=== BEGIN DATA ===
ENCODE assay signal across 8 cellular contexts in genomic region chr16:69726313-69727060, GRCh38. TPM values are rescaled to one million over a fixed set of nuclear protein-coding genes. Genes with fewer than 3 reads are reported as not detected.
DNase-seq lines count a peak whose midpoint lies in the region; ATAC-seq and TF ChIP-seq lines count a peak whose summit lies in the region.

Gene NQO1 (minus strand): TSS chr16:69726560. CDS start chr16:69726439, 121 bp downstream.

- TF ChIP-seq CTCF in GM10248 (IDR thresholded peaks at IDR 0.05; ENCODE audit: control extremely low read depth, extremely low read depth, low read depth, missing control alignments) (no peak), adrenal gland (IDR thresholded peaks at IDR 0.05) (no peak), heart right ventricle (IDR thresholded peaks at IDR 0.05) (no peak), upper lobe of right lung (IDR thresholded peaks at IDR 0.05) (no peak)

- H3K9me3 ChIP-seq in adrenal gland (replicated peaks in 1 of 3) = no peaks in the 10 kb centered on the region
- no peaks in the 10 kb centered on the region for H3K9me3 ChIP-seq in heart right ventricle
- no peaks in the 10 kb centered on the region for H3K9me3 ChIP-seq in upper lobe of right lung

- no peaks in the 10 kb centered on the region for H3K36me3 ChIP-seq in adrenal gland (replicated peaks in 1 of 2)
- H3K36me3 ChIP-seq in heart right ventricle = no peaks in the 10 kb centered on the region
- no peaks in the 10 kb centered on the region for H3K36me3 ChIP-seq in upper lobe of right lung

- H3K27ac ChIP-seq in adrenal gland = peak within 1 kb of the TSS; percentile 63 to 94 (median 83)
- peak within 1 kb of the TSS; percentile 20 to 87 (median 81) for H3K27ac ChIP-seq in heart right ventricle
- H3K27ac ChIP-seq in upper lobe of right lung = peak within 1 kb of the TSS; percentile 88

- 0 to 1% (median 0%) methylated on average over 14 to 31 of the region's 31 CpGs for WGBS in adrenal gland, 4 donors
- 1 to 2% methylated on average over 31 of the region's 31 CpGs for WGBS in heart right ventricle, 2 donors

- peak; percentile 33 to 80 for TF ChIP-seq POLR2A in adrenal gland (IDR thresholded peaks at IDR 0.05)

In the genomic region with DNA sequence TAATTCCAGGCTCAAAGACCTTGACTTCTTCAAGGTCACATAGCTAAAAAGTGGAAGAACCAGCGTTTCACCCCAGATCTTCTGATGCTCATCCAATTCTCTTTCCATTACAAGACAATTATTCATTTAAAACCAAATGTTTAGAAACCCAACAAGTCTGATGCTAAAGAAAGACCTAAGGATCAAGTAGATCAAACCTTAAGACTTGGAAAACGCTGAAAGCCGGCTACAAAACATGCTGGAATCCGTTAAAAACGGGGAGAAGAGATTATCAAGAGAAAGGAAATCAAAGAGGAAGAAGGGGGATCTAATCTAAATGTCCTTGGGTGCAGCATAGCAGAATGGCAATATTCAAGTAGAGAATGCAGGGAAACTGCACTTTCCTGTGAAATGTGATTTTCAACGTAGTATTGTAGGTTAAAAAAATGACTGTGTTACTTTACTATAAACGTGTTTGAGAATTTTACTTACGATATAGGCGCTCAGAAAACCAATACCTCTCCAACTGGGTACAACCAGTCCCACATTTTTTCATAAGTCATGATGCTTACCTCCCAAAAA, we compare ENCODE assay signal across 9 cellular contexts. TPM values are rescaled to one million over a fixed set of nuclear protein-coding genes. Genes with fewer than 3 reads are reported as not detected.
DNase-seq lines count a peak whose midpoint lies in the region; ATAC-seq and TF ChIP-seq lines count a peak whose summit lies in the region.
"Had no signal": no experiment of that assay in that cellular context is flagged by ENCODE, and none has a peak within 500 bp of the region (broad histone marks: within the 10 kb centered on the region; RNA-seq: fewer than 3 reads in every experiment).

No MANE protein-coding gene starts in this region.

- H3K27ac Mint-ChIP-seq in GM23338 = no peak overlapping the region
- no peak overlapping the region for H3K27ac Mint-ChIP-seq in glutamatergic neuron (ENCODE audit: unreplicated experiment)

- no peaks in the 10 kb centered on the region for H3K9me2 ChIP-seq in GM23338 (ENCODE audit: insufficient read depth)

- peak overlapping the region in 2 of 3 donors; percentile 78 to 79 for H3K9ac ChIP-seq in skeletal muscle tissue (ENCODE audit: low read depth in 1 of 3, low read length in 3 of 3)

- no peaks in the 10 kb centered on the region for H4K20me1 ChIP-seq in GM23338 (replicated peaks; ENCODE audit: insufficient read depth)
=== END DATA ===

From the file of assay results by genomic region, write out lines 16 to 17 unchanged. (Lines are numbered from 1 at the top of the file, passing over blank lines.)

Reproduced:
- peak; percentile 33 to 80 for TF ChIP-seq POLR2A in adrenal gland (IDR thresholded peaks at IDR 0.05)

In the genomic region with DNA sequence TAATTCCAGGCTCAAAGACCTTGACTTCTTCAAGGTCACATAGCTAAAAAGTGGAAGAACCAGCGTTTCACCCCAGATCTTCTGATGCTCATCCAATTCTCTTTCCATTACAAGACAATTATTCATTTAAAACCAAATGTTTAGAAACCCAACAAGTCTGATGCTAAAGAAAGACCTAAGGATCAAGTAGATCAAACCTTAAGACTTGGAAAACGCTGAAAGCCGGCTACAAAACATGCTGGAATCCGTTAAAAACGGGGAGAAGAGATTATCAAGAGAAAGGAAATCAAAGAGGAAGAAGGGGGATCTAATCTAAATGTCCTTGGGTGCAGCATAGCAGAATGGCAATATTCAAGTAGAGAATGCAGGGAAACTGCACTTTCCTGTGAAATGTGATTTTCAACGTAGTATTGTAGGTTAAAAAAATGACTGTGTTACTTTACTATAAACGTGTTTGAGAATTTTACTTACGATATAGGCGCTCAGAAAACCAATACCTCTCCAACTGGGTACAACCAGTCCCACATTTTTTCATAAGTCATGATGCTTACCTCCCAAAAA, we compare ENCODE assay signal across 9 cellular contexts. TPM values are rescaled to one million over a fixed set of nuclear protein-coding genes. Genes with fewer than 3 reads are reported as not detected.